Do you hear that? Profound things can happen when adults step back and let kids be kids. And who knows what profound things could happen if everyone gets out of teachers’ ways and lets them be kids too? So please, let us take a moment to vehemently disagree with these misguided assertions being bandied about by uninformed politicians and honor all the work that took place this year, and the work that will undoubtedly take place this summer for educators and students alike. Professional learning is no longer an event that happens to you; it's a continuous process that happens with you, and we hope you find our own tips for continuing your personal process below helpful to you on your playful summer journey.

Tip 1: Unplug...and Don’t Feel Guilty!

The number one most important thing to do in the summer—especially THIS summer given all we’ve had to endure—is to take some time to disconnect and unplug. Permit yourself to take time to sit at a beach or around a pool, get together with friends and family, watch movies, be active, get outdoors, stop checking your whatever you love to do to turn your mind off of “school mode.” But the number one rule of this is…DON’T FEEL GUILTY! You have earned your time off, and now more than ever, we need to recharge our batteries before the next year sneaks up on us (and we all know that will be here before we know it.) When you’ve fully recharged your batteries, you may move on to the next tip. Seriously, don’t read any further until you’re ready!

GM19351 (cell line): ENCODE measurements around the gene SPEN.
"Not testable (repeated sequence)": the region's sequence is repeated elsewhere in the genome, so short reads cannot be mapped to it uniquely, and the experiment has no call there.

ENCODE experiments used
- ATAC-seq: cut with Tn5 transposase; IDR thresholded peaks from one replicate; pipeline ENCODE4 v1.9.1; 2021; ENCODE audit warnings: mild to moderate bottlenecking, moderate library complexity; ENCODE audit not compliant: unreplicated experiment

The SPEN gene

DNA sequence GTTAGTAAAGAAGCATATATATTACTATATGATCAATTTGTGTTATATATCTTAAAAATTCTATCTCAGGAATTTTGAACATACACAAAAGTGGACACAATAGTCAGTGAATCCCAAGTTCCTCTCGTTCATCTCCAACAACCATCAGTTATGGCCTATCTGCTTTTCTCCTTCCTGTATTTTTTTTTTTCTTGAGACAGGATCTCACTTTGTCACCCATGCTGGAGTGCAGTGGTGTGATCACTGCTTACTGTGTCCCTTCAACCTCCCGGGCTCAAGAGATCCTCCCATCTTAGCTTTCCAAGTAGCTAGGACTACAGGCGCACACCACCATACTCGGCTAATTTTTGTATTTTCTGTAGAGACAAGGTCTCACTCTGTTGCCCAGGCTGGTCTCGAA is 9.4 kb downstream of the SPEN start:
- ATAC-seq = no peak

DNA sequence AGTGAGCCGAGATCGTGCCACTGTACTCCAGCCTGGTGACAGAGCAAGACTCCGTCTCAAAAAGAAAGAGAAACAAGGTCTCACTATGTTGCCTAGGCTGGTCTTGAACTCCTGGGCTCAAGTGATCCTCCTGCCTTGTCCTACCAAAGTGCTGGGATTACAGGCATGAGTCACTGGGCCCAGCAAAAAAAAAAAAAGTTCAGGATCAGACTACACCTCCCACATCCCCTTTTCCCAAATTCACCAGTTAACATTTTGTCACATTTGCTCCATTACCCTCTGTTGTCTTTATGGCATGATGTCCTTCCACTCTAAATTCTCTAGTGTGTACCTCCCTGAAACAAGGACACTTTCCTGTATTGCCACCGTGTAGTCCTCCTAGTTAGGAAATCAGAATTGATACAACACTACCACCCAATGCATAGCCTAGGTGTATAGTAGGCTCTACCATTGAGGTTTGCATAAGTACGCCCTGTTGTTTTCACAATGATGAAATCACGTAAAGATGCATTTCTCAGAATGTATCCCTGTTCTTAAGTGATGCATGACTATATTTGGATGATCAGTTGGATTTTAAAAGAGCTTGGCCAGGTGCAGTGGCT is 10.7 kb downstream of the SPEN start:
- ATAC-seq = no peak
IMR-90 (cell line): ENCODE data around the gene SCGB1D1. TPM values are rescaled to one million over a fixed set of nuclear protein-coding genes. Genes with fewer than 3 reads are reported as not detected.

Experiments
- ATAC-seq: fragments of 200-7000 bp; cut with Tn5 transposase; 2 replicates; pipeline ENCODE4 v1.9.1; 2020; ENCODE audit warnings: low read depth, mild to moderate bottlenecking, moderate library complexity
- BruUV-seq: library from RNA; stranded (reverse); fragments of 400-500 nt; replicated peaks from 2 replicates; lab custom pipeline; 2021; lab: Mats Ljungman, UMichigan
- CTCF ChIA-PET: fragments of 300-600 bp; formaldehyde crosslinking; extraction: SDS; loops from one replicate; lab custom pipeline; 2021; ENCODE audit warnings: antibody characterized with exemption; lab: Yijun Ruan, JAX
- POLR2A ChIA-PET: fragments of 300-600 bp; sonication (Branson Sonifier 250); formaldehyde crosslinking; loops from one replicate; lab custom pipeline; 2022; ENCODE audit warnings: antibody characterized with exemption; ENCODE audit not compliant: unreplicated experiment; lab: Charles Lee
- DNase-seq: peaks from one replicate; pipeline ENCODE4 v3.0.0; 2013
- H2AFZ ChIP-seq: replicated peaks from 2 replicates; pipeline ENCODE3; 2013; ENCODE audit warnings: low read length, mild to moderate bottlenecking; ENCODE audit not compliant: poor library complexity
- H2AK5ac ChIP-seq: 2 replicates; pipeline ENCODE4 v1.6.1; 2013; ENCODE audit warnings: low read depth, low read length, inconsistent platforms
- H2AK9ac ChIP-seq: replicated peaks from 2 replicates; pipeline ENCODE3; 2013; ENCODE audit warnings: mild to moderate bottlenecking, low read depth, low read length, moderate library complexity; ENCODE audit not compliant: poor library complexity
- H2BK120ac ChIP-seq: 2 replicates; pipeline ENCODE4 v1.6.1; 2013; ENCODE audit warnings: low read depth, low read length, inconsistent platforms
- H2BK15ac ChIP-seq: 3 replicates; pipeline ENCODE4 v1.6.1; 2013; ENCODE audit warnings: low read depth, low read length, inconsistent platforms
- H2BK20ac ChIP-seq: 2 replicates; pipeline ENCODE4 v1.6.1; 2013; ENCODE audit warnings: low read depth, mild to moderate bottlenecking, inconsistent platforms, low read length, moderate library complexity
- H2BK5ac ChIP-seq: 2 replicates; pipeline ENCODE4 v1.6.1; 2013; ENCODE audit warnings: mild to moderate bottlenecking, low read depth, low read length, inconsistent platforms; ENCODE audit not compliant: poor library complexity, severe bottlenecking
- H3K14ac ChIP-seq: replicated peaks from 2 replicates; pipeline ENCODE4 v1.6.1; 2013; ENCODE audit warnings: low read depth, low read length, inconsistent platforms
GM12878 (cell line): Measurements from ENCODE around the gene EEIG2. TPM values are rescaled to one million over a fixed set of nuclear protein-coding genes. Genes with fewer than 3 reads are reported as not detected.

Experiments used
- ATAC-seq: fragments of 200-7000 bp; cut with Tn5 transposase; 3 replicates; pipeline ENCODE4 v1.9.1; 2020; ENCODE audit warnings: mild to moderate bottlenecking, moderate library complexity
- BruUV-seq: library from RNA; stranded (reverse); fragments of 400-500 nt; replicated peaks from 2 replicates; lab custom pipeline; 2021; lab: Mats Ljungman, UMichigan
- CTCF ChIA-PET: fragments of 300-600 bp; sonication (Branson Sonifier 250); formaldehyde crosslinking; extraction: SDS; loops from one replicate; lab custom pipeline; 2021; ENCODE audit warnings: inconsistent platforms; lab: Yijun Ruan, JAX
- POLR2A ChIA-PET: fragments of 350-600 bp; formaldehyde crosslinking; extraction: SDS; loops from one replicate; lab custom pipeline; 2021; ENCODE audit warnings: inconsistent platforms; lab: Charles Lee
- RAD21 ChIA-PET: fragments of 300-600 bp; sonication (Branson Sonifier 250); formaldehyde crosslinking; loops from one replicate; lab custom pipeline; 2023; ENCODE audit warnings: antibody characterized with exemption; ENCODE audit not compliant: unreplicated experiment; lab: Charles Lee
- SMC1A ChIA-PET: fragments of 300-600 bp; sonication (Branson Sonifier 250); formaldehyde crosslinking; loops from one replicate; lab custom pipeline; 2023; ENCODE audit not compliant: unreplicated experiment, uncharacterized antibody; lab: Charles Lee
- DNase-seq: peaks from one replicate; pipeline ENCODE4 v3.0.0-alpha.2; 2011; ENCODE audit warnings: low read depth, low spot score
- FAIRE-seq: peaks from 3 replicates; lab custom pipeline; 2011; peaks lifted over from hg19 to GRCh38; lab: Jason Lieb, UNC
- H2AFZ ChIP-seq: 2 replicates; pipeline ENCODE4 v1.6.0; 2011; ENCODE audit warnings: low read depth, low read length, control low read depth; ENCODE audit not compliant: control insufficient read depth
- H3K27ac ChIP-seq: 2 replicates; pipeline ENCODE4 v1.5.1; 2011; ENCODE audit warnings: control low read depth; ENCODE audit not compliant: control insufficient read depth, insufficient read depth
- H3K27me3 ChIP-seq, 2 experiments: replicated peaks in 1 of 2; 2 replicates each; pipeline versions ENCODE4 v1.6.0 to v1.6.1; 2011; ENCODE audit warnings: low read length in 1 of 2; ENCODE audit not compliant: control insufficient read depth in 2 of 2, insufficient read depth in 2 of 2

Tip 2: Sign Up for Clubhouse...Right Now!